Sunday, January 21, 2018

Rare daylight Meteor flashes across Victorian skies

David Lee February 25, 2015

VICTORIANS were treated to a chance sighting of a meteor falling from the sky during daylight hours this morning; a rarity in the astronomical world.
The meteor appears to have entered the atmosphere from the western sky at 10:30am, burning brightly with an orange light, leaving a white trail behind it and is believed to have been between the size of a ping pong ball and a cricket ball.
Reports from witnesses have come in stating that the object was approximately 30 degrees high, travelling North West for about 5 degrees of arc and was bright orange, only lasting for a moment. Residents in the Cobram area reported a large bang, which is believed to have been the meteor breaking the sound barrier.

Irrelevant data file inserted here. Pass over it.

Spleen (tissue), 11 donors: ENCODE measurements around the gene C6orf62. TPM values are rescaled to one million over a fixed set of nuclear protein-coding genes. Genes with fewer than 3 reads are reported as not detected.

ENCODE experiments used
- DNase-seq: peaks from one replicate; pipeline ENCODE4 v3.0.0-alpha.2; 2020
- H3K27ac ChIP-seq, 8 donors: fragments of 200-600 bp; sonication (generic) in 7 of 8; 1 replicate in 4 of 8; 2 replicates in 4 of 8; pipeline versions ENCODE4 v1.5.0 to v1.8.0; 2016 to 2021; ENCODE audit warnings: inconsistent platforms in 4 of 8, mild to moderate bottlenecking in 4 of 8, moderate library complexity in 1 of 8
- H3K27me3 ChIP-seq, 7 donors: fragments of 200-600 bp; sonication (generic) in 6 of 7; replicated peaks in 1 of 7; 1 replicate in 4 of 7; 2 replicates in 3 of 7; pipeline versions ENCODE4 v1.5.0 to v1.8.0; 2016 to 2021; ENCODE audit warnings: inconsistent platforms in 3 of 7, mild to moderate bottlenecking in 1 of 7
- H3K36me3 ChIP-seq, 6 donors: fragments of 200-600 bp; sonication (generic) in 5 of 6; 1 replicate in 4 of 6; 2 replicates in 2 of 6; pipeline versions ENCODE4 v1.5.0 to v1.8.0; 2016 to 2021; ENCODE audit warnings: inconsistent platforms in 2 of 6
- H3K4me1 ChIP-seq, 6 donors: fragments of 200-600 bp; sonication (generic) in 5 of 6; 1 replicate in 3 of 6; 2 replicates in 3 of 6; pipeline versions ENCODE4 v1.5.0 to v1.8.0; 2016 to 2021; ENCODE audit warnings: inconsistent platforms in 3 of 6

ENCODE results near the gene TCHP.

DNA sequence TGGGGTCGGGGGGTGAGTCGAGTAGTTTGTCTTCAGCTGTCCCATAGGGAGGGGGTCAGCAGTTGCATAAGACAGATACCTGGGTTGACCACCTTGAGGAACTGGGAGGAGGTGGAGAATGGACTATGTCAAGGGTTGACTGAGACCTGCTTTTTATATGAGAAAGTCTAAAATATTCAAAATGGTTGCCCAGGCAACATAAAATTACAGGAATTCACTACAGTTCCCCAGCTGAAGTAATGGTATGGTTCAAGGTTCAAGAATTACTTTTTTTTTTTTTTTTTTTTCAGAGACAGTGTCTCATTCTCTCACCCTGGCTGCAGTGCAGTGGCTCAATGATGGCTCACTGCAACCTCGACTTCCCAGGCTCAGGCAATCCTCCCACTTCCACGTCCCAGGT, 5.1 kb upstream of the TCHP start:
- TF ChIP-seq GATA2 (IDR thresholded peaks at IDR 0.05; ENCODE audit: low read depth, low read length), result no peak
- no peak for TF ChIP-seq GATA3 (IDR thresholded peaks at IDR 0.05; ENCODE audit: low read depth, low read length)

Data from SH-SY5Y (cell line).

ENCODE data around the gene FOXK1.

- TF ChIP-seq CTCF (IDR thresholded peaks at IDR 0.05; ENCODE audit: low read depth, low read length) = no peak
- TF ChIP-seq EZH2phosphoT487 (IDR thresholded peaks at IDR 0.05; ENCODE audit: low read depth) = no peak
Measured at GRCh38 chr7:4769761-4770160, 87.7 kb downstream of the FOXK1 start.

Astronomical Society of Victoria Spokesman, Perry Vlahos said, “The meteor has been seen widely across Victoria from Mildura and Yarrawonga to Wangaratta. That probably means that it was quite high to be seen across such a wide area; approximately 80 to 90kms up in the sky.
“Most likely it’s a bit of space rock left over from the creation of the universe 4.5 billion years ago or it was from a more recent collision between asteroids.
“The meteors we see in the evening are the size of a grain of sand or an apple pip at most. In order to shine as brightly as them, this one must have been considerably bigger.
“Anybody that saw it today in daylight, will probably never see another in daylight ever again.”